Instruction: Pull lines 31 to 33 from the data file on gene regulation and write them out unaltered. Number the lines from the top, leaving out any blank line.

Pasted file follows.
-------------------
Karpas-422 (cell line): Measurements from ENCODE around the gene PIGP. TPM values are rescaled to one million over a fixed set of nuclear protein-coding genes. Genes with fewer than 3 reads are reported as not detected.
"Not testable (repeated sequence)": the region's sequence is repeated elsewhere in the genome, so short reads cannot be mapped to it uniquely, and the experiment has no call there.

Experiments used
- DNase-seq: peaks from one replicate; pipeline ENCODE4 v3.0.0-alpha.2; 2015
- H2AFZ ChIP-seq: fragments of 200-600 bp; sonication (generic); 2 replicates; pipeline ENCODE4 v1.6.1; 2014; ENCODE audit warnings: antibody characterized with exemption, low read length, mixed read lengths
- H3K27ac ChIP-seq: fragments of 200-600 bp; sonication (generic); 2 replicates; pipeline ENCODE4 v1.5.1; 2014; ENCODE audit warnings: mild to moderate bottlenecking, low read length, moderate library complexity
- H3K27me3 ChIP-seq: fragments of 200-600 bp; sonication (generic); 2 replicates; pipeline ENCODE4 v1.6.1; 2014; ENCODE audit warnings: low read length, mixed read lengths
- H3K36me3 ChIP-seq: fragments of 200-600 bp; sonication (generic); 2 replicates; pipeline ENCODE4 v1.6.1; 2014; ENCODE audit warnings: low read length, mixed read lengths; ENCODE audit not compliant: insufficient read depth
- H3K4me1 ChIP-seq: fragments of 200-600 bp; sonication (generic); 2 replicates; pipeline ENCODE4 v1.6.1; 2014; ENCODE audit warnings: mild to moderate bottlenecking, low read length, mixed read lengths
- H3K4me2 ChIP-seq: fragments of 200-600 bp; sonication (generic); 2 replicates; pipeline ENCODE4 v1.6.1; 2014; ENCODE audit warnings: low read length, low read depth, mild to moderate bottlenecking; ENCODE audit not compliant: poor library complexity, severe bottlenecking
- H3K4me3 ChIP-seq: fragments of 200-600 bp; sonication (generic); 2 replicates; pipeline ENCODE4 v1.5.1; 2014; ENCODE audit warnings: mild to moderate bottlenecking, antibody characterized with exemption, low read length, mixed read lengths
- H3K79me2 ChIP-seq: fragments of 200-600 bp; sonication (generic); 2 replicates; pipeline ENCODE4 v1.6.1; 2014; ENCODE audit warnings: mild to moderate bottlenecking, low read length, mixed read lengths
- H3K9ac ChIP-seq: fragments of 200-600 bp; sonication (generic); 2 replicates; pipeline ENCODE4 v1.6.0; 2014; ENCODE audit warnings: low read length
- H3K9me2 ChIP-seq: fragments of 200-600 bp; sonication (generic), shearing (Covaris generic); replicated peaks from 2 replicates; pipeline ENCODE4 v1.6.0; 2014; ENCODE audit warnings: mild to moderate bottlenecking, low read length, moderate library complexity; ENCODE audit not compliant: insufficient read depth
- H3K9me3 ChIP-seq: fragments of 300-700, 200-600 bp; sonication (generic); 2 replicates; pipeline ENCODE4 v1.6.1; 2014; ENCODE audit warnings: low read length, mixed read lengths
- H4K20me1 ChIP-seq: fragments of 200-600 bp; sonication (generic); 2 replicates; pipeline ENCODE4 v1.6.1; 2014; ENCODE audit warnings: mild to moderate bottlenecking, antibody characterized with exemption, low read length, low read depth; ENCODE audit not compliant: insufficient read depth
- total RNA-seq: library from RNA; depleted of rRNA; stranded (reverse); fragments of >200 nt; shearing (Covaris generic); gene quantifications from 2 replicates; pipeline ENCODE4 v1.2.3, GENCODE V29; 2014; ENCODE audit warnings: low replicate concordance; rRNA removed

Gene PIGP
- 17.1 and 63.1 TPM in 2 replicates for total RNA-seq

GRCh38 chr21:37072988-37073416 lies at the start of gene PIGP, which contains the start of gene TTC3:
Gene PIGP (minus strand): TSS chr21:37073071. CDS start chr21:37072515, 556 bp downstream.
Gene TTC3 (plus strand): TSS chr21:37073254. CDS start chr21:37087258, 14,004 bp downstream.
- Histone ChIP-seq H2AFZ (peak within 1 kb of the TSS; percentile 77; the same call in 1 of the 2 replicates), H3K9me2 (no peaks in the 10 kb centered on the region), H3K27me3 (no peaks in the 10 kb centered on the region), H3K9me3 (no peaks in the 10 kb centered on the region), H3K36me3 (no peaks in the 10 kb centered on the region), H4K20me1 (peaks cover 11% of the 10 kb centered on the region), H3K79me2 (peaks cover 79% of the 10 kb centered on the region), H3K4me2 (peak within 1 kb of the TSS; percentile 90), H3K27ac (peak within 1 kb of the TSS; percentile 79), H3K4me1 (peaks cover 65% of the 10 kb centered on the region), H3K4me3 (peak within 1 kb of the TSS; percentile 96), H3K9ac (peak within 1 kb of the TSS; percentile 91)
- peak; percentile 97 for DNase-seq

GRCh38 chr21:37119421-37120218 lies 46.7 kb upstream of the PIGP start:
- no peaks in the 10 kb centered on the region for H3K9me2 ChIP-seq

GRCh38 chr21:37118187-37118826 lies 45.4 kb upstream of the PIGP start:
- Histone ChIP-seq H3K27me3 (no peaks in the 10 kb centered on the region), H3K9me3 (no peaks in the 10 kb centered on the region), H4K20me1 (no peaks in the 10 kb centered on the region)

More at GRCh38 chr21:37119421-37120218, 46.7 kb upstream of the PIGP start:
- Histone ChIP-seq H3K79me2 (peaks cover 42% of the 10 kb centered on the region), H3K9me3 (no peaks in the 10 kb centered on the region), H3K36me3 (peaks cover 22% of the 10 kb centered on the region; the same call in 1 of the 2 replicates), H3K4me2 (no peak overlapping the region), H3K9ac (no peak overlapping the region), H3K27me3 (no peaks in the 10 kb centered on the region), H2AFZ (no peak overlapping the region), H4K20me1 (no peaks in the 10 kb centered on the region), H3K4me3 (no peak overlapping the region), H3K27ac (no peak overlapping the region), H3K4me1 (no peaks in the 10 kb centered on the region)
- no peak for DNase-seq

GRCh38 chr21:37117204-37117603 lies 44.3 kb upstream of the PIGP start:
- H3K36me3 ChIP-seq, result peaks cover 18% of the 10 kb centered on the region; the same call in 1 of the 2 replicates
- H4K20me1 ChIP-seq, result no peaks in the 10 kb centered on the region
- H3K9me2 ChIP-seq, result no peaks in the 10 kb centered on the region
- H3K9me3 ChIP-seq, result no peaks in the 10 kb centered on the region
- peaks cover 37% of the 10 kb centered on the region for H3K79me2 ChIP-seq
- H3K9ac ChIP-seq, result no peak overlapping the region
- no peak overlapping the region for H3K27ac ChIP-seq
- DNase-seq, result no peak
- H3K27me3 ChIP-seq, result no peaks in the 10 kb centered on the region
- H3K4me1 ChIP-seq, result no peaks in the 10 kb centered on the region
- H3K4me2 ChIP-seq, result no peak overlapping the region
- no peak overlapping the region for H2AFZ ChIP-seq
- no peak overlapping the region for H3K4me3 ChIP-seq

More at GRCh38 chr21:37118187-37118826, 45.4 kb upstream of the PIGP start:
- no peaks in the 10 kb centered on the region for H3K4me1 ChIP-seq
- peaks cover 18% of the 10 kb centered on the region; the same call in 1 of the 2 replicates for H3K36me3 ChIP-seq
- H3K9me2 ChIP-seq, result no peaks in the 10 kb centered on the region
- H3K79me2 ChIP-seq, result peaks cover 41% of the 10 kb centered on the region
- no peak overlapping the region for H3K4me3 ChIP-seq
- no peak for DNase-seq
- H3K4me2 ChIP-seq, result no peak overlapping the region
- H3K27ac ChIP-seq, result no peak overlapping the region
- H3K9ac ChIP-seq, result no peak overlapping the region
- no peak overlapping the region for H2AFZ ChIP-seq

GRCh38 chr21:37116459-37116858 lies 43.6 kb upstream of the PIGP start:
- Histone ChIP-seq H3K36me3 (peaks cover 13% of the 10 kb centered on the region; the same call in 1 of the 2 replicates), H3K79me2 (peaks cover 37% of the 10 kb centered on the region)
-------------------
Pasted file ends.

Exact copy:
- no peak for DNase-seq

GRCh38 chr21:37117204-37117603 lies 44.3 kb upstream of the PIGP start:
- H3K36me3 ChIP-seq, result peaks cover 18% of the 10 kb centered on the region; the same call in 1 of the 2 replicates